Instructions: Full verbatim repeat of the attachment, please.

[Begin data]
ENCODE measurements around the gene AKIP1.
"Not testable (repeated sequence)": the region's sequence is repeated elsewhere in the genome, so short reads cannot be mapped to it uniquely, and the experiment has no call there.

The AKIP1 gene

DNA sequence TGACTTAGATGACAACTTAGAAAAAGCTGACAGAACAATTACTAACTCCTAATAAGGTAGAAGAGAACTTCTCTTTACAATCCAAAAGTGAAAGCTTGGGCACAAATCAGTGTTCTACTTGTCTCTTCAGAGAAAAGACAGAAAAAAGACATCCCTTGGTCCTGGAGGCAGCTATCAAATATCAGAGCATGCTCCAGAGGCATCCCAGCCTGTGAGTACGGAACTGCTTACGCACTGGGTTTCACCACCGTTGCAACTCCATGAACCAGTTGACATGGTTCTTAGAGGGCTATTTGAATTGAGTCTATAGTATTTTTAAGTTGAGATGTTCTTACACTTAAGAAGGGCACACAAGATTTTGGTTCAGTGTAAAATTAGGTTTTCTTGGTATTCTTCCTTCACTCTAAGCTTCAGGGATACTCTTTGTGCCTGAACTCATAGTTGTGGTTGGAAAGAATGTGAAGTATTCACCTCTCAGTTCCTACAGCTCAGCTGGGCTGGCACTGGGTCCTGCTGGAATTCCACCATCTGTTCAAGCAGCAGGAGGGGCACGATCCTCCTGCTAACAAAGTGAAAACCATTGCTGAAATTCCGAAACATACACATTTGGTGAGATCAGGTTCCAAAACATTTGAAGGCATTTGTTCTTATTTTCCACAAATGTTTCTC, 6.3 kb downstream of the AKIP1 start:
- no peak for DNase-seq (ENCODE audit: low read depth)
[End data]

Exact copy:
ENCODE measurements around the gene AKIP1.
"Not testable (repeated sequence)": the region's sequence is repeated elsewhere in the genome, so short reads cannot be mapped to it uniquely, and the experiment has no call there.

The AKIP1 gene

DNA sequence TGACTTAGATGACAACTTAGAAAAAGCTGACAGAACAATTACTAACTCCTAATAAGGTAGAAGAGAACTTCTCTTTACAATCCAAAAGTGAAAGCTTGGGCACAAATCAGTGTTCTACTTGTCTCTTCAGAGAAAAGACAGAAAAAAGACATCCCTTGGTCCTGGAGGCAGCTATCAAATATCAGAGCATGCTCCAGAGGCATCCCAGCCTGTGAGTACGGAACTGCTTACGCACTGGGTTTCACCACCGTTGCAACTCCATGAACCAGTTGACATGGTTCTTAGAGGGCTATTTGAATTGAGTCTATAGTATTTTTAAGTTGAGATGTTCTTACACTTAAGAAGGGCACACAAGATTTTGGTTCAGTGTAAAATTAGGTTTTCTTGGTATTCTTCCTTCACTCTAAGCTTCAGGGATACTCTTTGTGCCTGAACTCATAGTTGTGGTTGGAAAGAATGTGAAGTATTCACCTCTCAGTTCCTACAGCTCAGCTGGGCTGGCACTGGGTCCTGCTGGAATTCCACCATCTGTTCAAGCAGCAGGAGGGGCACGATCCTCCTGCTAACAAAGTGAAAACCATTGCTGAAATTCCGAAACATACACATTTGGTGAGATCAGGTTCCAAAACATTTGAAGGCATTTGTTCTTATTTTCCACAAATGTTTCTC, 6.3 kb downstream of the AKIP1 start:
- no peak for DNase-seq (ENCODE audit: low read depth)